Breathe deep outside Ford's new engine plant at Dagenham in east London and you are likely to choke on a mix of pollutants. Minute flecks of soot and ash from the clogged traffic on the nearby A13 main road get up your nose and down into your lungs; acrid whiffs of burning sulfur and nitrogen drift in from ships on the Thames and planes flying into City airport; and nearby sewage works and power stations all pitch in to make a foul atmospheric soup. Postcode RM9 6SA stinks.
But it is another world inside the factory. While Ford Dagenham makes gas-guzzling, V8 turbo-powered gasoline engines for Land Rover and Jaguar cars in the traditional dirty way, a separate area of the factory, about the size of six soccer pitches, is quite spotless. Here, breathing only filtered air, 500 people wearing gloves, masks and special shoes turn out vast numbers of low-emission car engines for all Europe.
"It's like a hospital, but without the MRSA [Methicillin-resistant Staphylococcus aureus, a bacterium responsible for difficult-to-treat infections in humans]," says one of the men on the factory floor. "We don't even have to start the engines. We simulate running them without any fuel."
Jim Austen, a test engineer, says: "In the old days, you used not to be able to see from one end of the line to the other for the fumes and dirt and the chimneys. It was very noisy, and you went home stinking of diesel. It's good to be on the side of the environment. It makes what you are working for more meaningful."
Europe's cleanest, and one of its largest, diesel engine factory can barely keep up with new orders. Ford, which sells one in six of all the vehicles in Britain, last year built 150,000 low-emission diesel engines for the European market. This year, it will be over 450,000, and next year it expects to ship 575,000 of these sub-130-gram-per-kilometer engines out of Dagenham to assembly works in Spain and Germany. Nearly one in four of the engines will come back to Britain as Ford Fiestas, Fusions and Focuses. Some already do 23km per liter, but later this year there will be models that return 25km per liter. All will qualify for London's new low-emission zone, and an attractive government tax break.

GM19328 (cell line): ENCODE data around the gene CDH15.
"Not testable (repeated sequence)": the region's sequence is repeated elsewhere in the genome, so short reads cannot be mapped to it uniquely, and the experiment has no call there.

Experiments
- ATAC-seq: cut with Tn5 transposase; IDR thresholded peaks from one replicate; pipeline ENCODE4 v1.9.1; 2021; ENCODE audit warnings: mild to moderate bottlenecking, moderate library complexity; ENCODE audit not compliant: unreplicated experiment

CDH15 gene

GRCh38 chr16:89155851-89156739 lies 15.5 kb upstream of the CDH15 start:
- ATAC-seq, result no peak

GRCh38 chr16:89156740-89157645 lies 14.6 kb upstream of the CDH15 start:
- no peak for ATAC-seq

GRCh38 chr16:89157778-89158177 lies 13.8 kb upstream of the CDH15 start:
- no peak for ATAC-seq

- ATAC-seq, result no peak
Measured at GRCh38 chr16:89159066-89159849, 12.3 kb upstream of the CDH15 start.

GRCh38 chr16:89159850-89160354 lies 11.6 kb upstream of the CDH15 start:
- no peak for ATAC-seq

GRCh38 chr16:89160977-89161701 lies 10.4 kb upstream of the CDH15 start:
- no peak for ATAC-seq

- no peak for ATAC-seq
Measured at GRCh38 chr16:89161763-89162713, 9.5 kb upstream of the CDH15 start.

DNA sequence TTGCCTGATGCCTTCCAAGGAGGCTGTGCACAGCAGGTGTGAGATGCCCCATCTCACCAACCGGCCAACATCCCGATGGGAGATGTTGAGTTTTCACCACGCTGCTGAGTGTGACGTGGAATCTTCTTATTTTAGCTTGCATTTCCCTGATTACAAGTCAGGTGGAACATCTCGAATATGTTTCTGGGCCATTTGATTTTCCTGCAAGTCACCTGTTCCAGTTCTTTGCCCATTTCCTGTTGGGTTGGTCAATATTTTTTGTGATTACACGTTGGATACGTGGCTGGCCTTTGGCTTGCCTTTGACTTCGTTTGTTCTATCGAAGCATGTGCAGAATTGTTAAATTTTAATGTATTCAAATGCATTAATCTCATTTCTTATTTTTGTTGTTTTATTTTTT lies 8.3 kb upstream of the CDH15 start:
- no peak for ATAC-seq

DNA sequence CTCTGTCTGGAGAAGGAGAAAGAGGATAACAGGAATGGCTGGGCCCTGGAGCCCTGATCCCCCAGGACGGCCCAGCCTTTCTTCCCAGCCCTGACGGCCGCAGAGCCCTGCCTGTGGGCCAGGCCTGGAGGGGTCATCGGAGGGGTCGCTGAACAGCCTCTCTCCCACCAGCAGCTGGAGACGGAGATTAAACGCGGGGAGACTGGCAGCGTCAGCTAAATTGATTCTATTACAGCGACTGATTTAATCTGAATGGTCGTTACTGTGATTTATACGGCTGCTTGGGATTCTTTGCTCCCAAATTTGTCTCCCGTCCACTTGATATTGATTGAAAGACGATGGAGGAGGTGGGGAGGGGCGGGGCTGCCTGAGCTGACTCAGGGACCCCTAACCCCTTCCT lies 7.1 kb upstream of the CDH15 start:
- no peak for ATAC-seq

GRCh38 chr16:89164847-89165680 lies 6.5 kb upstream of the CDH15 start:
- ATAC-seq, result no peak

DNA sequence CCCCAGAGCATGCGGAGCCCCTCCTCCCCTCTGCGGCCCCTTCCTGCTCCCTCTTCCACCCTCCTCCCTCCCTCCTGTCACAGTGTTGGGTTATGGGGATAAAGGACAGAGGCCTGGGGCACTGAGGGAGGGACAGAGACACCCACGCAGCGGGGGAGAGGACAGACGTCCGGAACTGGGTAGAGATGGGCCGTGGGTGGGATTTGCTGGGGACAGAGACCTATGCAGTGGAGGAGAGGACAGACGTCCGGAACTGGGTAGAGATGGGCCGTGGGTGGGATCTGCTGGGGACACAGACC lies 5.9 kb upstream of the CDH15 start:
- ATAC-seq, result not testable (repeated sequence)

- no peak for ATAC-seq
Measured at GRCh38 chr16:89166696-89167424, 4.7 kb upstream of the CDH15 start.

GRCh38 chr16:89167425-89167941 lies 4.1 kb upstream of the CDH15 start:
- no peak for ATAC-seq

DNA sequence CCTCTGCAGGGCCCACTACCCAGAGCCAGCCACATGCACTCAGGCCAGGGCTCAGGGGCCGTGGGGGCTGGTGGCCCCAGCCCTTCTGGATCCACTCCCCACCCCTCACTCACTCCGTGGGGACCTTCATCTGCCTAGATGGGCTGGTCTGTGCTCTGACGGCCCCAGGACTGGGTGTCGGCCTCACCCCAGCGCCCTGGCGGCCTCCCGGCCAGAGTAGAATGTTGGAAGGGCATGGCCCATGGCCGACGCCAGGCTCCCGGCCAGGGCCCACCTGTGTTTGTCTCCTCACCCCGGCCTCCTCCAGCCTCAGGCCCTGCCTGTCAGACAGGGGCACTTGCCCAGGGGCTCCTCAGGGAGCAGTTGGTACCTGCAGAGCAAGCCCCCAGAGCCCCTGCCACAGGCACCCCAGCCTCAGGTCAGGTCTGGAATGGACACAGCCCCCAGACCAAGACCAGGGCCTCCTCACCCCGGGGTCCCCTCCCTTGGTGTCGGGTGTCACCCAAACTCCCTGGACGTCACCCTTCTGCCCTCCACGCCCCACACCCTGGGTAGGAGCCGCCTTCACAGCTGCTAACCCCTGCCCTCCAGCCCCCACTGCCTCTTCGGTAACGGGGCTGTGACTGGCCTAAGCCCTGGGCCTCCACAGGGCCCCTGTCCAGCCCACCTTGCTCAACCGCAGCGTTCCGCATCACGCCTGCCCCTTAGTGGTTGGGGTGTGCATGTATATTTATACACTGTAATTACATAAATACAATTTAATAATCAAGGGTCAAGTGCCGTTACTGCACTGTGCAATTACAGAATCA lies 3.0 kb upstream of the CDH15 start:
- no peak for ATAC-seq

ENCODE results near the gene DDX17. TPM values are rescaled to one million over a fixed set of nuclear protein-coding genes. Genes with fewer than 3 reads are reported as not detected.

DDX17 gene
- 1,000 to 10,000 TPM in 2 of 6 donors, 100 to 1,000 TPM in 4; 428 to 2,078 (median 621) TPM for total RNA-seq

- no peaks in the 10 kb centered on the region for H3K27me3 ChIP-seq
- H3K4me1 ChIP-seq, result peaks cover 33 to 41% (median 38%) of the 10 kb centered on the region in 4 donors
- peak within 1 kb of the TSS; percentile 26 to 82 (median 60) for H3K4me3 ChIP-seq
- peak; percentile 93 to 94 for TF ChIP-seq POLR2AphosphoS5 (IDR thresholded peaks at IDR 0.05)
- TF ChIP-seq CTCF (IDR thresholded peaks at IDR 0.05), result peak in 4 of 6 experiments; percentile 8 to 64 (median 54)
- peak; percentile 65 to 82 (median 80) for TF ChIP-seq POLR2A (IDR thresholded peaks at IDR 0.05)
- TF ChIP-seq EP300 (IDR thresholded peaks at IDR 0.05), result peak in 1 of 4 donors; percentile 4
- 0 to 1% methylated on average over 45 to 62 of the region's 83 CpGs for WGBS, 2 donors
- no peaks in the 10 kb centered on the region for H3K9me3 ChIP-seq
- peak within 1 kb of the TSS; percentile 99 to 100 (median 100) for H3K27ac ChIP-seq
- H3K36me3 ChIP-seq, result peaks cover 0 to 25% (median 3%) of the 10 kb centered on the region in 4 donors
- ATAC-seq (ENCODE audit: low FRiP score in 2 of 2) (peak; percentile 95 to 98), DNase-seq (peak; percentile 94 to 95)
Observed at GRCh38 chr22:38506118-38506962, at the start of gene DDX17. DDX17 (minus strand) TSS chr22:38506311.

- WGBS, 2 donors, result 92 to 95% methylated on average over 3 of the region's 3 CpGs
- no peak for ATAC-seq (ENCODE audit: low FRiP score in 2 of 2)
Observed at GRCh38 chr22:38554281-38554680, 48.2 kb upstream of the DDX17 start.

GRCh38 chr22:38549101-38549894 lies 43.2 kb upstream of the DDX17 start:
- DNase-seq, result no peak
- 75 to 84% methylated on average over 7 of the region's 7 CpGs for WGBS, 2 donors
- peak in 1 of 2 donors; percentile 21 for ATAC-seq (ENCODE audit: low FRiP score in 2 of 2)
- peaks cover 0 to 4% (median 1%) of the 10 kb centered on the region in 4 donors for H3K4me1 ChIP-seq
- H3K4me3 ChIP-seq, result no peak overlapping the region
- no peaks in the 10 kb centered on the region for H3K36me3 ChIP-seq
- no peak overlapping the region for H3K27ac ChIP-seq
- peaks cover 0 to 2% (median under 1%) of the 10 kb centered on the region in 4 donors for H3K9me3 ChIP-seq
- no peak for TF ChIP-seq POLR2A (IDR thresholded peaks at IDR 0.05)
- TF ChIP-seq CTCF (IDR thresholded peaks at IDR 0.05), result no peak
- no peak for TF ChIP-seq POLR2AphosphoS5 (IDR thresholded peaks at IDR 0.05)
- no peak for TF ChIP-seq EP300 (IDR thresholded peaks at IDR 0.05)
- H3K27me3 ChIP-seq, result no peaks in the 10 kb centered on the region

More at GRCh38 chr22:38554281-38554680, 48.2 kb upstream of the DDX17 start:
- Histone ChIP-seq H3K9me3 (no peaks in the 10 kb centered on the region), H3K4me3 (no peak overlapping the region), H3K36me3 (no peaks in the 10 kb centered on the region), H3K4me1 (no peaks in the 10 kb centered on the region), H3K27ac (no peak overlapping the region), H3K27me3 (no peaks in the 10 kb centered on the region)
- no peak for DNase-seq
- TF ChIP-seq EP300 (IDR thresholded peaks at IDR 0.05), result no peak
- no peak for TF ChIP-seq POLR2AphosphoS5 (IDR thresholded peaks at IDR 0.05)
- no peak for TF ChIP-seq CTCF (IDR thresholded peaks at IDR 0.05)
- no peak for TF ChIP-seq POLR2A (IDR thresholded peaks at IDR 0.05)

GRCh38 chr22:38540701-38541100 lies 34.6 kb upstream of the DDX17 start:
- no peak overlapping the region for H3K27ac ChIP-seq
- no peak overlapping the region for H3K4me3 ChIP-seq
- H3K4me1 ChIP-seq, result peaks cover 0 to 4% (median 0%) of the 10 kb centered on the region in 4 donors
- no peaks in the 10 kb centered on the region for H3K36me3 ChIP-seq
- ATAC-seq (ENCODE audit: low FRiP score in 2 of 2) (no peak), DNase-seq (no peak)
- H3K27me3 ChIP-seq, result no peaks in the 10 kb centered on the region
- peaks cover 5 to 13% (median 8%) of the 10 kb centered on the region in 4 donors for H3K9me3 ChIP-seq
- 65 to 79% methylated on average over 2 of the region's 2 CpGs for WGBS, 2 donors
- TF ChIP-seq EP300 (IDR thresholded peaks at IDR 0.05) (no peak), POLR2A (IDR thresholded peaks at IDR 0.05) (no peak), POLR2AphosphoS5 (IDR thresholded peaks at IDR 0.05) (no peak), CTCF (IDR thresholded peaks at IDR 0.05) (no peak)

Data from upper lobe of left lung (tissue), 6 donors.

The shift to diesel is a direct response by the car makers to climate change concerns, but especially to oil prices, which last week again set new records.
"We are being overwhelmed by demand," said Oliver Rowe, communications officer for Ford Britain. "Sales [of 'green' cars] rose 33 percent last year and we expect the trend to accelerate. A major change is taking place in Europe, away from bigger engine gasoline cars to smaller diesel cars. It's being driven by high energy prices and budget changes in favor of small engines."
"The EU is driving manufacturers to get under 130g/km carbon dioxide emissions. Competition from other companies and public demand all are making us improve fuel consumption and lower [carbon] emissions. People are downsizing. Small cars means small engines means small emissions. I cannot see it changing. It's a real race to get small," he said.
Britain is leading the global rush to diesel, Rowe says, partly because it has always lagged behind Europe and is now catching up, and partly because former London mayor Ken Livingstone waged a long war on traffic and emissions with the world's first congestion charge and now a low-emission zone. The westward extension to the London congestion charge and planned changes to penalize gas guzzlers will almost certainly be scrapped under new London Mayor Boris Johnson, but the soaring fuel price rises alone are expected to drive demand for small cars and diesels that can achieve more kilometers per liter in particular.